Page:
We notice that the default accounts use shells that restrict user activity to configuring the device. We’d like to add an account that lets us login and have a real command shell.  So we build a new file, hopefully without breaking anything on the switch.  We add a new user, ‘reid’ to the end of the passwd file and copy the hashed default password (which is ‘admin’), giving the new account uid 0 (root privileges).  Using the same trick that we used to retrieve the passwd file, we will place a modified /etc/passwd into the configuration backup archive which contains a new user account.  We didn’t want to do this as a first step in case something important was in that file that needed to be preserved.  The new user account will hopefully allow us to login with administrative privileges and will give us a shell if all goes well.



Now we have the ability to log in to the device and to have a root shell.  We look around and see that it is a typical ‘embedded’ Linux system running BusyBox.  Thankfully, Sixnet even left us the netcat utility compiled for this particular distribution, as well as a native gdbserver.  This is all that we could hope for if we want to maintain access to the system. We have 3.8MB of free space on which to put additional tools and scripts to maintain access across a variety of scenarios.

So, we build a cross-compiler toolchain and grab the Linux 2.6.21 source tree.  We then compile up a tap/tun driver and install one of my favorite toys: iodine.  The ‘tun’ kernel driver compiles to be about 45kB for ARM, and an iodine client takes only 70kB.  That leaves us with 3.7MB still for other tools.  ICMP tunneling software, perhaps a copy of nmap, and maybe even some exploitation tools will also be installed. We even have a 2MB ram filesystem for use for scratch, which is unused by the stock firmware.

This network switch is now a small weapons platform, no soldering required.  If we had malicious intent, we might try and resell it, and then wait for it ‘phone home’ so that we could begin scanning or attacking an industrial network.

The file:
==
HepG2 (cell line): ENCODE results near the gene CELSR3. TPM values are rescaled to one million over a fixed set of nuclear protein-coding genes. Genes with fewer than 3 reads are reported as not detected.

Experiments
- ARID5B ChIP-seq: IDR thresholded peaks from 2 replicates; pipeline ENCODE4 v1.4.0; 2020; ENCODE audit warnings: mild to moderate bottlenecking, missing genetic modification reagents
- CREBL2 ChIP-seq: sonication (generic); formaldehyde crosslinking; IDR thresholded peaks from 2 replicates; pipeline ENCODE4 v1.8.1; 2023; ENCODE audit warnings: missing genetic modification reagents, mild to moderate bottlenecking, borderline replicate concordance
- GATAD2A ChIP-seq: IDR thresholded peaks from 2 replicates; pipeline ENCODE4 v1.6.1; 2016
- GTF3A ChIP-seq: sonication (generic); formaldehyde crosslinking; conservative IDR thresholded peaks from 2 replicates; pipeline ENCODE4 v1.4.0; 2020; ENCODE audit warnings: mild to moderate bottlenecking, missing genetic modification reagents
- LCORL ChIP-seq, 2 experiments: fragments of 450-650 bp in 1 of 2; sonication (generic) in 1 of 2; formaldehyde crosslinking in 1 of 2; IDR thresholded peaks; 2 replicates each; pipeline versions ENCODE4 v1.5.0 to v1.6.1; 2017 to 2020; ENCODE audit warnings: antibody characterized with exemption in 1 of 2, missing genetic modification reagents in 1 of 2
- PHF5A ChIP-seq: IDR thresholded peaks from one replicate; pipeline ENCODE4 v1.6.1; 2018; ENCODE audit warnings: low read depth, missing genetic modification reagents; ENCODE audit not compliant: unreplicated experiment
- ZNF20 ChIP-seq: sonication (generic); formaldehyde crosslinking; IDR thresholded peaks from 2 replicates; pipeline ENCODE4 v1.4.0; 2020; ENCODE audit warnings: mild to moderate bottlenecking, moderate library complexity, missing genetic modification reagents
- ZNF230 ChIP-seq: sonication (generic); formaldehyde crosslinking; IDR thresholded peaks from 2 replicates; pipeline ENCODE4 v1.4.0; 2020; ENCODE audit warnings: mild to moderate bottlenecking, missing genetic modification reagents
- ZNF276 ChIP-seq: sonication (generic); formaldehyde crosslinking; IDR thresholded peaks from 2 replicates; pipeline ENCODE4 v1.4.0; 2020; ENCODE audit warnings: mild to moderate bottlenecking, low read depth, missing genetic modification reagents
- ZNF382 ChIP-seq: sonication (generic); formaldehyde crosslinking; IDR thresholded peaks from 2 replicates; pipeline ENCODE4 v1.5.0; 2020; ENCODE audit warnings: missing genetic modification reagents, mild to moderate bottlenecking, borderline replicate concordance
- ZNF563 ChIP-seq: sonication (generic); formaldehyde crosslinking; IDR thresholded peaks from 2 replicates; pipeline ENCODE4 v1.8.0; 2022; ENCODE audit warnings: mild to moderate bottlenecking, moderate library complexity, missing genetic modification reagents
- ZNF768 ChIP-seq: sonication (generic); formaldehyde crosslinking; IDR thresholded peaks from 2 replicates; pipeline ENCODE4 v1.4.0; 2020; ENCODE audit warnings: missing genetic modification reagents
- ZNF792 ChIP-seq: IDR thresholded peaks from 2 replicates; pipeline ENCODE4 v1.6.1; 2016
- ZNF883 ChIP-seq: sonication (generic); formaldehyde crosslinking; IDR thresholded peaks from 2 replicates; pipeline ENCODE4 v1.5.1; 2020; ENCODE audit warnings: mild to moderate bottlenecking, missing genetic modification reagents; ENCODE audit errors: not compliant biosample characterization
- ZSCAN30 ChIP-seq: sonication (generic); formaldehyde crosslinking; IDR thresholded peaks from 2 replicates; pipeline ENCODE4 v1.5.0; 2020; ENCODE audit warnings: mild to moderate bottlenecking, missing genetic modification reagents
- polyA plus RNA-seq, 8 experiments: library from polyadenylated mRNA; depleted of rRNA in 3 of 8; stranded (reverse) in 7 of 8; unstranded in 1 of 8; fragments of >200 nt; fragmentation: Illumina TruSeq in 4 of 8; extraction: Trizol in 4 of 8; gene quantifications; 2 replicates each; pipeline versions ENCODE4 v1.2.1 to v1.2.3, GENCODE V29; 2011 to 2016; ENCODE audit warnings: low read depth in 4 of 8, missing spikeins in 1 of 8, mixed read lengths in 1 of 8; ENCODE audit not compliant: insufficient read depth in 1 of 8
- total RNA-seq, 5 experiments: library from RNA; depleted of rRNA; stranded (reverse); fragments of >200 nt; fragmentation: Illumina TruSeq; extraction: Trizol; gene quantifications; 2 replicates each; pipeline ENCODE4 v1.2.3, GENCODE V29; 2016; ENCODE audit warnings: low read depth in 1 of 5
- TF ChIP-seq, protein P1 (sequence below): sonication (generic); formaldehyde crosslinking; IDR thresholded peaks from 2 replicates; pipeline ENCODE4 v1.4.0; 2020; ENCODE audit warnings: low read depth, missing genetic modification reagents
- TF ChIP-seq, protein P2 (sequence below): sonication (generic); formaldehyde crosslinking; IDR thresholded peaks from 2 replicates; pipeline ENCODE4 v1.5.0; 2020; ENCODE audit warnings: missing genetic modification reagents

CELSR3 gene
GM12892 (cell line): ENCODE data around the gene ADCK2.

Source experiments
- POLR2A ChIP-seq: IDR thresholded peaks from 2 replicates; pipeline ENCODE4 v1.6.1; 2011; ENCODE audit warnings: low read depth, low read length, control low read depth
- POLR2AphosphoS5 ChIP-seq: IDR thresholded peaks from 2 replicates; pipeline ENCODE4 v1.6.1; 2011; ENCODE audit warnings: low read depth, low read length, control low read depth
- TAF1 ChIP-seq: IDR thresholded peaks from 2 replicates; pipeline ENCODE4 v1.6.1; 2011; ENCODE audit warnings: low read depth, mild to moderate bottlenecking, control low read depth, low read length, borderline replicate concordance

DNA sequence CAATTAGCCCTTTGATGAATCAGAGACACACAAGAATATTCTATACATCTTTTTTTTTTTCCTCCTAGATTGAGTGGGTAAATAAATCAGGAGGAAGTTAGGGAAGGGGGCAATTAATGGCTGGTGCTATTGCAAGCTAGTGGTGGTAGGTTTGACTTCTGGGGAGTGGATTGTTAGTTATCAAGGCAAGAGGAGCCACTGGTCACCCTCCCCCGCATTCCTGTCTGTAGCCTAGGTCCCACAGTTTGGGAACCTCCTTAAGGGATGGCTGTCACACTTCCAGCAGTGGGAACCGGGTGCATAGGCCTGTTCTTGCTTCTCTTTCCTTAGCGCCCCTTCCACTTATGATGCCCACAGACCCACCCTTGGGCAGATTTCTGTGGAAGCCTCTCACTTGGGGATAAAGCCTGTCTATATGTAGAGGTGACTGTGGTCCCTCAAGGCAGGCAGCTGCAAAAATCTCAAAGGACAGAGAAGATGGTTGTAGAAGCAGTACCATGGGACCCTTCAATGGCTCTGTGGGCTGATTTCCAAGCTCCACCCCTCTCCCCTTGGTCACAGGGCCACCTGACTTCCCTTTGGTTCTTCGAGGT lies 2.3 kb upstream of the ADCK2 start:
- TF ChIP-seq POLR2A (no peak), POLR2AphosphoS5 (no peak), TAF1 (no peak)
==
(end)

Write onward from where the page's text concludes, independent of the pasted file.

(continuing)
A wired network switch is one thing, but imagine applying this technique to a device with cellular communication…

Lessons to Learn

Unsigned firmware isn’t anything new.  Digital Bond Alum Daniel Peck was the first in the field to really look at this issue with any eye toward informing the ICS security community.  Very few vendors have started digital firmware signing programs, and those that do so are still in the teething stages of the process.

A trouble with simply ‘signing updates’, which is a predominant practice among device vendors, is that this post-update exploitation is still possible.  So, for end users who are doing critical work it is important to always buy hardware from trusted sources.

In the case of the Sixnet switch, adding a firmware signing program to the switch after-the-fact turns out to be pretty hard.  The device only has one flash memory: the main NAND flash.  Configuration is stored on the main filesystem.  Verification of the system at boot-time would have to exclude all of the device configuration files, some of which may be useful for rootkit deployment.  There is no secure memory in the device to act as a trusted bootloader, so if the device is compromised, an attacker could overwrite this attestation code with their own code anyway.  A far better choice, security-wise, would be to split the firmware and the configuration filesystems, and to use a processor that has write-protectable memory to use as a secure bootloader.  That way, a secure bootloader could at least verify the integrity of the operating system.  A followup exercise would be ensuring that none of the configuration data could be used to execute code.

Corey Doctorow already wrote a nice three-item wishlist, and I concur: actually having the signed firmware that has been reviewed is great, but even better would be his #3 item: tools to allow us to verify that firmware on embedded systems have not been tampered with.

While more deeply embedded systems will be a lot harder to exploit than this Sixnet switch, they too can be modified.  Perhaps the changes could not be made on a Friday afternoon of downtime, but with enough funding that is not really a problem for an attacker.

tree root image by atoach, switch image by sixnet